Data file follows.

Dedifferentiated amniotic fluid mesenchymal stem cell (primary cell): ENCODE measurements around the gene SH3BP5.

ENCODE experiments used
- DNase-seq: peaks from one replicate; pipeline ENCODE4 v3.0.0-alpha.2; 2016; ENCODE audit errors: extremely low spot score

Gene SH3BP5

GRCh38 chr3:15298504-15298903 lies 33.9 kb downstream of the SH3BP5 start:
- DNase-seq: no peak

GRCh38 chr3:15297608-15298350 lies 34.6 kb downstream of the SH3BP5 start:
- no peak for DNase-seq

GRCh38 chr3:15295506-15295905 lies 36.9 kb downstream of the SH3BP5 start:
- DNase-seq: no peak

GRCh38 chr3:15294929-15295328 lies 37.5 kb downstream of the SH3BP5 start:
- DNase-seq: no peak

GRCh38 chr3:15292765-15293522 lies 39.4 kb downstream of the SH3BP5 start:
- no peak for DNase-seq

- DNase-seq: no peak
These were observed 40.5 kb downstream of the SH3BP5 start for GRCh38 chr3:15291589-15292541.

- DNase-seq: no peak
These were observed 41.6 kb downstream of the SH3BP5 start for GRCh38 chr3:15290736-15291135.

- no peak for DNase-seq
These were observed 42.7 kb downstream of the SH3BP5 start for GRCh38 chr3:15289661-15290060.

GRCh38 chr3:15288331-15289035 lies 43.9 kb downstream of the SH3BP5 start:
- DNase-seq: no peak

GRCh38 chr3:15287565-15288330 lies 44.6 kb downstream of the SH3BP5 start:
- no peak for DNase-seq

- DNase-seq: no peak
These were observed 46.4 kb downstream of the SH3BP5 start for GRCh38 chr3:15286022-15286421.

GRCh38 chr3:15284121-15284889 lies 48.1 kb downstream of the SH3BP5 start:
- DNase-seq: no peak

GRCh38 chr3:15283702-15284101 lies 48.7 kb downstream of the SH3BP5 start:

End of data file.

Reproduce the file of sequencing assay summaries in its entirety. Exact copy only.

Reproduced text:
Dedifferentiated amniotic fluid mesenchymal stem cell (primary cell): ENCODE measurements around the gene SH3BP5.

ENCODE experiments used
- DNase-seq: peaks from one replicate; pipeline ENCODE4 v3.0.0-alpha.2; 2016; ENCODE audit errors: extremely low spot score

Gene SH3BP5

GRCh38 chr3:15298504-15298903 lies 33.9 kb downstream of the SH3BP5 start:
- DNase-seq: no peak

GRCh38 chr3:15297608-15298350 lies 34.6 kb downstream of the SH3BP5 start:
- no peak for DNase-seq

GRCh38 chr3:15295506-15295905 lies 36.9 kb downstream of the SH3BP5 start:
- DNase-seq: no peak

GRCh38 chr3:15294929-15295328 lies 37.5 kb downstream of the SH3BP5 start:
- DNase-seq: no peak

GRCh38 chr3:15292765-15293522 lies 39.4 kb downstream of the SH3BP5 start:
- no peak for DNase-seq

- DNase-seq: no peak
These were observed 40.5 kb downstream of the SH3BP5 start for GRCh38 chr3:15291589-15292541.

- DNase-seq: no peak
These were observed 41.6 kb downstream of the SH3BP5 start for GRCh38 chr3:15290736-15291135.

- no peak for DNase-seq
These were observed 42.7 kb downstream of the SH3BP5 start for GRCh38 chr3:15289661-15290060.

GRCh38 chr3:15288331-15289035 lies 43.9 kb downstream of the SH3BP5 start:
- DNase-seq: no peak

GRCh38 chr3:15287565-15288330 lies 44.6 kb downstream of the SH3BP5 start:
- no peak for DNase-seq

- DNase-seq: no peak
These were observed 46.4 kb downstream of the SH3BP5 start for GRCh38 chr3:15286022-15286421.

GRCh38 chr3:15284121-15284889 lies 48.1 kb downstream of the SH3BP5 start:
- DNase-seq: no peak

GRCh38 chr3:15283702-15284101 lies 48.7 kb downstream of the SH3BP5 start: